Four University Law students advanced to the final round of the NYU Tandon College of Engineering’s annual Cyber Security Awareness Week games. The students were selected as finalists for the Law & Policy competition within the games.
There are over 400 people across 29 North American teams competing, including University students Kathleen Kramer, McKensie Meadows, Bradley Williams and Krista Gaedtke.
According to NYU’s press release, the C.S.A.W. games is the world’s largest student-led cyber security contest. The event itself will be hosted at multiple locations around the world, including IIT Kanpur, NYU Abu Dhabi and Grenoble INP-Esisar.
The event contains many different competitions, including a “Capture the Flag” competition, in which the University team is competing. For this event, the teams have to earn points by completing real world cyber security challenges.
U.S. contestants in the Law & Policy Competition are required to submit written legal arguments on the topic of disclosure of investigative methods that use computer code.
“12,000 people competed remotely in preliminaries from all over the world,” said Karl Greenberg, Media Relations Specialist at NYU Tandon’s School of Engineering.
The finalists attended the event at NYU Tandon on Nov. 10 to give oral arguments in front of a panel of judges, who questioned them in the style of an appellate court.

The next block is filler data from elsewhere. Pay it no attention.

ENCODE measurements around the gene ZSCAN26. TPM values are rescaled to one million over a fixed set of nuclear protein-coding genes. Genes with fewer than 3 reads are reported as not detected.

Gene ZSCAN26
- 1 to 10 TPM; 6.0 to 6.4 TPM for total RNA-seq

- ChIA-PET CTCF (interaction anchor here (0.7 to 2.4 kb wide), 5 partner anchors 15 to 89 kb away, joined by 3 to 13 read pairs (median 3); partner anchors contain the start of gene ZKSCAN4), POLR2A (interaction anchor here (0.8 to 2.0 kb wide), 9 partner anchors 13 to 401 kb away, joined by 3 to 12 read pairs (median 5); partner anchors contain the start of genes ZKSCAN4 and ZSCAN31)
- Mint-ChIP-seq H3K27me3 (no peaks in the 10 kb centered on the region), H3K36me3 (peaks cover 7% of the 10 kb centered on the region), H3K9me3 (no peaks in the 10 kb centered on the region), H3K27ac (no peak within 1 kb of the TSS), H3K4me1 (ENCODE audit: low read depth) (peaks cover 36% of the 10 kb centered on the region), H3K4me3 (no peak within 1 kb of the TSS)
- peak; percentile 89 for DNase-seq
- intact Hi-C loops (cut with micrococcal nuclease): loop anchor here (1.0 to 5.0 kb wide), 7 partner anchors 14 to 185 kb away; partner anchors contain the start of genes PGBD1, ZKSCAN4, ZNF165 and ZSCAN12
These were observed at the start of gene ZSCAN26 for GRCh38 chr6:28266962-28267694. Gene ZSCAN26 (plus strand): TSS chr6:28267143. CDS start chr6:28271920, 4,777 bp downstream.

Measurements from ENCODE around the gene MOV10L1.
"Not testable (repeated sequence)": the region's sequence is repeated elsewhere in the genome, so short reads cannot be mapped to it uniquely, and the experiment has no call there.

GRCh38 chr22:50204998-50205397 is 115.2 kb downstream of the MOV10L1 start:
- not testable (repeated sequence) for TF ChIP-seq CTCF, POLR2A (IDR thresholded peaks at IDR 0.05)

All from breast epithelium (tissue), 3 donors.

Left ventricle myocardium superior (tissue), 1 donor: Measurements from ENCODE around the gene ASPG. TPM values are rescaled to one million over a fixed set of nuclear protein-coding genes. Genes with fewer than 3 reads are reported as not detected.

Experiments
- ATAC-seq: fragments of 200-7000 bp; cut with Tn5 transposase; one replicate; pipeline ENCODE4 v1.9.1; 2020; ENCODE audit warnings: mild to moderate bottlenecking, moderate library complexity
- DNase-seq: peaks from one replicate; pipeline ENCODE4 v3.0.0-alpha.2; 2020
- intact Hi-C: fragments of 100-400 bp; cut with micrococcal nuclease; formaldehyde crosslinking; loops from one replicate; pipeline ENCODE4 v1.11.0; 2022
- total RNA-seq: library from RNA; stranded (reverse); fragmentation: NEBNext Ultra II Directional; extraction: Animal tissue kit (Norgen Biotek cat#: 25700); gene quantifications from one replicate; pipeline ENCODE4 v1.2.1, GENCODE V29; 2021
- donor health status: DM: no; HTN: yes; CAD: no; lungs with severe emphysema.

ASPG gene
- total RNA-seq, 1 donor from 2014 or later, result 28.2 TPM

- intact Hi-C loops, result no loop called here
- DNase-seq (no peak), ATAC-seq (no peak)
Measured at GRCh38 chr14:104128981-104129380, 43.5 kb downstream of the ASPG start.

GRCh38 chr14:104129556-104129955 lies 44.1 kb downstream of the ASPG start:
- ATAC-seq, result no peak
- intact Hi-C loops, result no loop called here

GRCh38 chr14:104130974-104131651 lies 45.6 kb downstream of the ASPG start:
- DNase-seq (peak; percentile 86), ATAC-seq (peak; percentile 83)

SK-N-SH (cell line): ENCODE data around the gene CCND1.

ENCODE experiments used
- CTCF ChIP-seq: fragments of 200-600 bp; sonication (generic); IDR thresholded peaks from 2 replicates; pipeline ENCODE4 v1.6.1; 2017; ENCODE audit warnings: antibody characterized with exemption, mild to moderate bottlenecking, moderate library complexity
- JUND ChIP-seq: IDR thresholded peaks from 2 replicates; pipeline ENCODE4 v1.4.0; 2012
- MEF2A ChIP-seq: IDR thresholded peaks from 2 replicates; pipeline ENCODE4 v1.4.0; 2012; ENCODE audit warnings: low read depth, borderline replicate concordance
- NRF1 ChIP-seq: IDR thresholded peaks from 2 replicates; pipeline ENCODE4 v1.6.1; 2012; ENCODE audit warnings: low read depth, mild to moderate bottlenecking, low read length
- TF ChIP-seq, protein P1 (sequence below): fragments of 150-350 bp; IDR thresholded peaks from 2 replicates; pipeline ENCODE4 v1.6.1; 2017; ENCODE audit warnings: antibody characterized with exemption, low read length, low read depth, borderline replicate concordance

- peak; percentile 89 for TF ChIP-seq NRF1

NYU Tandon is awarding scholarships and immediate admission into its doctoral programs to winners of the engineering competitions. The three top teams of the Law & Policy Competition will be awarded cash prizes of $1000, $750 and $500.
Other competitions include a Forensics competition for high school students and the Embedded Security Challenge, the oldest and largest hardware hacking competition in the world.
Greenberg explained that the purpose of combining legal theory and cybersecurity is that, as of now, the laws concerning cybersecurity are outdated.
“Legal theory is behind reality as we move toward cybersecurity measures that can track people, identify potential criminals and gather evidence, at the expense, potentially, of personal privacy,” he said.